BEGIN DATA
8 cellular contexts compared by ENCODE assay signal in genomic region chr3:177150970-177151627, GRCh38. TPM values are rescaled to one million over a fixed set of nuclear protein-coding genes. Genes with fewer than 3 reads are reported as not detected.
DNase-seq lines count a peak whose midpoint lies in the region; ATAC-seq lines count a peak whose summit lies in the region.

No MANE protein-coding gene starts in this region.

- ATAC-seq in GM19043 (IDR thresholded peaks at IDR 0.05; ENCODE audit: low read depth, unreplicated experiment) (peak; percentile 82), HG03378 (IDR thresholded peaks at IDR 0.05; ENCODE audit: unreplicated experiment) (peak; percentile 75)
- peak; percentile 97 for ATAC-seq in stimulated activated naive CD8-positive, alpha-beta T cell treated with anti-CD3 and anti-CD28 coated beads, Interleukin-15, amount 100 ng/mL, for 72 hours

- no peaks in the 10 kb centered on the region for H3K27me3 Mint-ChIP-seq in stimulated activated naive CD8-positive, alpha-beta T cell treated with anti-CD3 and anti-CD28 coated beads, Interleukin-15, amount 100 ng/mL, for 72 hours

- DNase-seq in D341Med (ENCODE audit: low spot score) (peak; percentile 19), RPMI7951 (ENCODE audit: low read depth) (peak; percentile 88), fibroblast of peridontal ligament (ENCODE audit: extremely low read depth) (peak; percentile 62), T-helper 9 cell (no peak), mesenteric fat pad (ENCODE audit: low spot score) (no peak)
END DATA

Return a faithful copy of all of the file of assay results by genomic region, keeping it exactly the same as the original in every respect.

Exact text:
8 cellular contexts compared by ENCODE assay signal in genomic region chr3:177150970-177151627, GRCh38. TPM values are rescaled to one million over a fixed set of nuclear protein-coding genes. Genes with fewer than 3 reads are reported as not detected.
DNase-seq lines count a peak whose midpoint lies in the region; ATAC-seq lines count a peak whose summit lies in the region.

No MANE protein-coding gene starts in this region.

- ATAC-seq in GM19043 (IDR thresholded peaks at IDR 0.05; ENCODE audit: low read depth, unreplicated experiment) (peak; percentile 82), HG03378 (IDR thresholded peaks at IDR 0.05; ENCODE audit: unreplicated experiment) (peak; percentile 75)
- peak; percentile 97 for ATAC-seq in stimulated activated naive CD8-positive, alpha-beta T cell treated with anti-CD3 and anti-CD28 coated beads, Interleukin-15, amount 100 ng/mL, for 72 hours

- no peaks in the 10 kb centered on the region for H3K27me3 Mint-ChIP-seq in stimulated activated naive CD8-positive, alpha-beta T cell treated with anti-CD3 and anti-CD28 coated beads, Interleukin-15, amount 100 ng/mL, for 72 hours

- DNase-seq in D341Med (ENCODE audit: low spot score) (peak; percentile 19), RPMI7951 (ENCODE audit: low read depth) (peak; percentile 88), fibroblast of peridontal ligament (ENCODE audit: extremely low read depth) (peak; percentile 62), T-helper 9 cell (no peak), mesenteric fat pad (ENCODE audit: low spot score) (no peak)